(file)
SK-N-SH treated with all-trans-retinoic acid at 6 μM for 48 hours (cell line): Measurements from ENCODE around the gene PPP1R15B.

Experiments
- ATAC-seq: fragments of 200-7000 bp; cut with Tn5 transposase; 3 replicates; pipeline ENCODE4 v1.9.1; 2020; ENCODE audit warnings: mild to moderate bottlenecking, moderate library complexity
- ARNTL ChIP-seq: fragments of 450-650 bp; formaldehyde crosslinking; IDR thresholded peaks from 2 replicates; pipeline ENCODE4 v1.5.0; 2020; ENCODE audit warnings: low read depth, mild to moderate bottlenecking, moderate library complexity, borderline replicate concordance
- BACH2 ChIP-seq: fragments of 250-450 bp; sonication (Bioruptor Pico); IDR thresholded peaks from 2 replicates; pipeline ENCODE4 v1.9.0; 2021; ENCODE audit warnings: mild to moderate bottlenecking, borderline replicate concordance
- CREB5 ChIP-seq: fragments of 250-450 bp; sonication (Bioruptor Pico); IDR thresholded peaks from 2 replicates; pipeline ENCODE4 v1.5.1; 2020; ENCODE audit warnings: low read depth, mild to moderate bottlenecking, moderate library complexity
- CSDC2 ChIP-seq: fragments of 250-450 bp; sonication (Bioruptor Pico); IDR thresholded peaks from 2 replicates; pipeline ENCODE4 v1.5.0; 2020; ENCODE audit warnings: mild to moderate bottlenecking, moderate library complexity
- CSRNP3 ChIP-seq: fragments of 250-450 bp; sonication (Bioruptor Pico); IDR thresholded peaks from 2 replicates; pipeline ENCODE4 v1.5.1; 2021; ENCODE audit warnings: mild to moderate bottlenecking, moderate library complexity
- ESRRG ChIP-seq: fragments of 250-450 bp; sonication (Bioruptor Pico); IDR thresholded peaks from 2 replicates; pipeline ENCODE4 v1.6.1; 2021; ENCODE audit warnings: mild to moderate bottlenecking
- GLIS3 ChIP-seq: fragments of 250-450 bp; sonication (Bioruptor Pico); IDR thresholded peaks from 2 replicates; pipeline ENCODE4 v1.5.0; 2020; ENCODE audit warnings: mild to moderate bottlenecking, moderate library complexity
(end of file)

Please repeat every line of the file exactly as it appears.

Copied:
SK-N-SH treated with all-trans-retinoic acid at 6 μM for 48 hours (cell line): Measurements from ENCODE around the gene PPP1R15B.

Experiments
- ATAC-seq: fragments of 200-7000 bp; cut with Tn5 transposase; 3 replicates; pipeline ENCODE4 v1.9.1; 2020; ENCODE audit warnings: mild to moderate bottlenecking, moderate library complexity
- ARNTL ChIP-seq: fragments of 450-650 bp; formaldehyde crosslinking; IDR thresholded peaks from 2 replicates; pipeline ENCODE4 v1.5.0; 2020; ENCODE audit warnings: low read depth, mild to moderate bottlenecking, moderate library complexity, borderline replicate concordance
- BACH2 ChIP-seq: fragments of 250-450 bp; sonication (Bioruptor Pico); IDR thresholded peaks from 2 replicates; pipeline ENCODE4 v1.9.0; 2021; ENCODE audit warnings: mild to moderate bottlenecking, borderline replicate concordance
- CREB5 ChIP-seq: fragments of 250-450 bp; sonication (Bioruptor Pico); IDR thresholded peaks from 2 replicates; pipeline ENCODE4 v1.5.1; 2020; ENCODE audit warnings: low read depth, mild to moderate bottlenecking, moderate library complexity
- CSDC2 ChIP-seq: fragments of 250-450 bp; sonication (Bioruptor Pico); IDR thresholded peaks from 2 replicates; pipeline ENCODE4 v1.5.0; 2020; ENCODE audit warnings: mild to moderate bottlenecking, moderate library complexity
- CSRNP3 ChIP-seq: fragments of 250-450 bp; sonication (Bioruptor Pico); IDR thresholded peaks from 2 replicates; pipeline ENCODE4 v1.5.1; 2021; ENCODE audit warnings: mild to moderate bottlenecking, moderate library complexity
- ESRRG ChIP-seq: fragments of 250-450 bp; sonication (Bioruptor Pico); IDR thresholded peaks from 2 replicates; pipeline ENCODE4 v1.6.1; 2021; ENCODE audit warnings: mild to moderate bottlenecking
- GLIS3 ChIP-seq: fragments of 250-450 bp; sonication (Bioruptor Pico); IDR thresholded peaks from 2 replicates; pipeline ENCODE4 v1.5.0; 2020; ENCODE audit warnings: mild to moderate bottlenecking, moderate library complexity